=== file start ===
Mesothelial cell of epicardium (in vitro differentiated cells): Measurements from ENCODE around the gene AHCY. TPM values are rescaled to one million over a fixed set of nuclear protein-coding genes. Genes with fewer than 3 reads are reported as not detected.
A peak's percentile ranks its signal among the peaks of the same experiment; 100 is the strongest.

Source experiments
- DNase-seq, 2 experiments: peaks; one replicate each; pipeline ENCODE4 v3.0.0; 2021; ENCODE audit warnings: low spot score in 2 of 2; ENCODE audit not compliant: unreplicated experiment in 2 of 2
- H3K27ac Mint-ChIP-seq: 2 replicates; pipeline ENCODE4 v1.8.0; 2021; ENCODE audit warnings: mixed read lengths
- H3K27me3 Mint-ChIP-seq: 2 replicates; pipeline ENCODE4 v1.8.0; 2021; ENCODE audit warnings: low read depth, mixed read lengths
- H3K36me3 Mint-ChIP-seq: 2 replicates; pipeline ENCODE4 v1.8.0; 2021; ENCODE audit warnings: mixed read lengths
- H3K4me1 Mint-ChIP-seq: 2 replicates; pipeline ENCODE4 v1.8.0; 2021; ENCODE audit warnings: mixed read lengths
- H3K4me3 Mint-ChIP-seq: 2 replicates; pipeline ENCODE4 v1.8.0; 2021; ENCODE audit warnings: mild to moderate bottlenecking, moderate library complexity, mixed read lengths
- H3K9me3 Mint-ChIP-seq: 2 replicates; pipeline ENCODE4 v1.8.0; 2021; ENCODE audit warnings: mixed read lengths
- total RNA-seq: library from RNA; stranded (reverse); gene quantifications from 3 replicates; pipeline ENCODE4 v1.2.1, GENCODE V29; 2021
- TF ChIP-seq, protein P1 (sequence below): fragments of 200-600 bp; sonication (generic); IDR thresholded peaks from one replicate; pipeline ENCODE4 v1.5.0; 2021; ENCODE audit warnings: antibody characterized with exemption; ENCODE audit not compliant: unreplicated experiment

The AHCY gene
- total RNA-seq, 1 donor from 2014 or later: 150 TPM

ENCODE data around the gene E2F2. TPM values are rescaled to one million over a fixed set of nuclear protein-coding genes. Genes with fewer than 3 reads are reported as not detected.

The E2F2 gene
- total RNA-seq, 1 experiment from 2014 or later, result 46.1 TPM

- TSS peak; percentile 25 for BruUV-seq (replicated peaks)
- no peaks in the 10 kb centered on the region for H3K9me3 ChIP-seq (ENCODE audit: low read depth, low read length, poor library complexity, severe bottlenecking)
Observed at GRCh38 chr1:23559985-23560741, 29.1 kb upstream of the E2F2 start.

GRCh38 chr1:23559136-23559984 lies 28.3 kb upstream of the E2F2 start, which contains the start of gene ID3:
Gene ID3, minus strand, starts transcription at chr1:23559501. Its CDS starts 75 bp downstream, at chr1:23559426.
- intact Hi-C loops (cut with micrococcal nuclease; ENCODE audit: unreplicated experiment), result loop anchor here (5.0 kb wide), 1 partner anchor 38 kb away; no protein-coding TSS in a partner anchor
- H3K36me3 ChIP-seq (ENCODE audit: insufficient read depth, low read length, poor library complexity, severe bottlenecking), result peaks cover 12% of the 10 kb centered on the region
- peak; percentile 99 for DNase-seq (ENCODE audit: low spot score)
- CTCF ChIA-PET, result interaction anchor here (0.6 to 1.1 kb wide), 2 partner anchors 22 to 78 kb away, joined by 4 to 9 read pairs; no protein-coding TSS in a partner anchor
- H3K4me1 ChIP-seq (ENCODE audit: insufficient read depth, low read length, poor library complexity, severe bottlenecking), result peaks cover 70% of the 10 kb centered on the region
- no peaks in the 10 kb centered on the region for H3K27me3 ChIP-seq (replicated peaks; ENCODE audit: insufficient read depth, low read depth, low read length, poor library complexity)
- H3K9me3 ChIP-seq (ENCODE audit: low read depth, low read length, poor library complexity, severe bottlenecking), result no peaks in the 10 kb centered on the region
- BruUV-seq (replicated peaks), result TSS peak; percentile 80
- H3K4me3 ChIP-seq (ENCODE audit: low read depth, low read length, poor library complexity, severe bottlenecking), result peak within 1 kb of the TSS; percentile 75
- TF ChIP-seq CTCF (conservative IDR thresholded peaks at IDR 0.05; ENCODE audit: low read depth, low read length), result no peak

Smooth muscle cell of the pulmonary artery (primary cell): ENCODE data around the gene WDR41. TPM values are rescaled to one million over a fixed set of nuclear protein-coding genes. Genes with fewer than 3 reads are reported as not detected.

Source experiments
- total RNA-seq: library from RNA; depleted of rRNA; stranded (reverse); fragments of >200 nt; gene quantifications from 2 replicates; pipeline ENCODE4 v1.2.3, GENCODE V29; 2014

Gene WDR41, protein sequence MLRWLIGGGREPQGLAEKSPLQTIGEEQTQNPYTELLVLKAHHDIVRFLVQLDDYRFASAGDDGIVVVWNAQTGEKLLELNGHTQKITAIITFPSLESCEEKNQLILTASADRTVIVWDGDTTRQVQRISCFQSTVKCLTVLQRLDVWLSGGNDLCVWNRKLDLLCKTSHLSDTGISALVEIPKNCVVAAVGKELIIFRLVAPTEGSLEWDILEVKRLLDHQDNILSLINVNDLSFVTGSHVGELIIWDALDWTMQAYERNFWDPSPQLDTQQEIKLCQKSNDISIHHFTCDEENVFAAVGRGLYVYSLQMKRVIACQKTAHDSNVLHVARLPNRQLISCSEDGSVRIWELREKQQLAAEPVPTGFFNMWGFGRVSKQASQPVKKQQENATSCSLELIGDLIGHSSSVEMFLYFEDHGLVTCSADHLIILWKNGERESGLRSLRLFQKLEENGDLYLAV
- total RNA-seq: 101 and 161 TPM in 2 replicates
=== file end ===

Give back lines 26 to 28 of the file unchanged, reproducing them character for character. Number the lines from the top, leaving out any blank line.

- CTCF ChIA-PET, result interaction anchor here (0.6 to 1.1 kb wide), 2 partner anchors 22 to 78 kb away, joined by 4 to 9 read pairs; no protein-coding TSS in a partner anchor
- H3K4me1 ChIP-seq (ENCODE audit: insufficient read depth, low read length, poor library complexity, severe bottlenecking), result peaks cover 70% of the 10 kb centered on the region
- no peaks in the 10 kb centered on the region for H3K27me3 ChIP-seq (replicated peaks; ENCODE audit: insufficient read depth, low read depth, low read length, poor library complexity)